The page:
Today we take flying for granted, but 100 years ago it was a different story. DAVID MILLS looks at how aviation took off in Crayford and Dartford.

HIS most famous invention is probably the automatic machine gun, but Sir Hiram Maxim’s pioneering contribution to aviation is often forgotten.

It was 115 years ago that the American inventor claimed to be the first person to get a heavier-than-air machine off the ground as well as a man into the air.

Known as The Flying Machine, Maxim’s 105 foot-wide invention was designed and built at the Vickers Aircraft factory in Crayford.

But it was in Baldwyns Park on the Bexley and Dartford border that he lay 1,800ft of track on which the 3.5 ton steam-powered machine could be run and tested.

And with Maxim at the controls, the aircraft took off on July 31 in 1894, about 10 years before the Wright brothers managed to fly a plane and control it.

Having covered 900ft of the track, the machine flew for 100ft at an altitude of about two feet before crashing safely to the ground in front of hundreds of spectators.

The records manager at Bexley Local studies and Archives Centre, Simon McKeon, says Maxim was instrumental in the development of flight.

He said: “I think Maxim was fundamentally important to the development of aviation.

“If you look at the designs of the Wright brothers’ planes they borrowed heavily from Maxim’s designs.”

Next month (July) in recognition of the achievement, Dartford Council is putting up a blue plaque at Maypole Primary School, which now stands beneath Maxim’s flight path.

As part of the ceremony at the school in Franklin Road, Dartford, there will be a micro light flight landing in a neighbouring field.

Bexley Council has received £50,000 from the Heritage Lottery Fund to enable the borough to celebrate its role in 19th and early 20th century aviation.

As well as celebrating Maxim, the project called A Magnificent Town and Its Flying Machines, marks the 90th anniversary of the first non-stop flight across the Atlantic by British aviation pioneers Alcock and Brown in a Vickers Vimy, designed and built in Crayford.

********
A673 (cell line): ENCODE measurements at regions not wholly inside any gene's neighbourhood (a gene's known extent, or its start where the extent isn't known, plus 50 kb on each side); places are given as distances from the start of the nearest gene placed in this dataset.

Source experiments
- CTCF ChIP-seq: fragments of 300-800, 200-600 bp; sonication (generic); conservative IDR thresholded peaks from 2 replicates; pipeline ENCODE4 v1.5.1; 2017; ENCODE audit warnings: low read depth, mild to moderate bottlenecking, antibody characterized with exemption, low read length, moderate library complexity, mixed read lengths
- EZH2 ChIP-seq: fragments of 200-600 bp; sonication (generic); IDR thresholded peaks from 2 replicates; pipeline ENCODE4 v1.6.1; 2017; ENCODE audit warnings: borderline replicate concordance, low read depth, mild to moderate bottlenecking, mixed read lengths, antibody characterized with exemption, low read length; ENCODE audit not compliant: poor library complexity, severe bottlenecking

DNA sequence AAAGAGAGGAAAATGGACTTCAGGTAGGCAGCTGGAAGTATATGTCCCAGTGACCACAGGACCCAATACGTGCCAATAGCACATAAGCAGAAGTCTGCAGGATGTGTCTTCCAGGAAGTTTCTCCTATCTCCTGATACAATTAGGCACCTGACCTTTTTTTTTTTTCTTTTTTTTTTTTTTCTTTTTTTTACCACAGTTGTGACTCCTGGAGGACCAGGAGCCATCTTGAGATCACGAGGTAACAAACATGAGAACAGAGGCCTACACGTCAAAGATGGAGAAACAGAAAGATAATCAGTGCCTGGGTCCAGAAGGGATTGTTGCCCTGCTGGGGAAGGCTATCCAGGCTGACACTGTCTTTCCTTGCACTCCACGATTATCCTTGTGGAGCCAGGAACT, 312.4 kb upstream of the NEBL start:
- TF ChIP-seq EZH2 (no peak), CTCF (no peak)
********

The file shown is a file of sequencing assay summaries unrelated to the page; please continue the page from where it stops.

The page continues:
Mr McKeon said: “Local people don't know of their town's links with these epic events in the history of aviation.

“Crayford in particular played a role in the early development of flying.

“The Vickers factory coming to Crayford was responsible for turning it from a rural backwater to an industrial town.”


Born in Maine, USA on February 5 in 1840, Maxim’s early experiments included an automatic mousetrap, which reset itself for the next mouse, and an automatic sprinkler system that not only extinguished the blaze but also alerted the police and the fire brigade.

It was after a visit to Europe in 1881 to the Paris Electrical Exposition that he first came to London.

There he laid claim to be the first man in the world to invent an automatic machine gun, which was manufactured at Vickers factory in Crayford and could fire bullets 666 times per minute.

However despite his aeronautical success, he said in 1897: “It would hardly be practicable to employ flying machines in a thickly settled country for carrying passengers about."

  • A reminiscence session for former Crayford Vickers workers is being held at Hall Place, Bexley on July 9 between 2 and 4pm. Anyone interested in attending should call Simon McKeon on 020 8836 7369 or email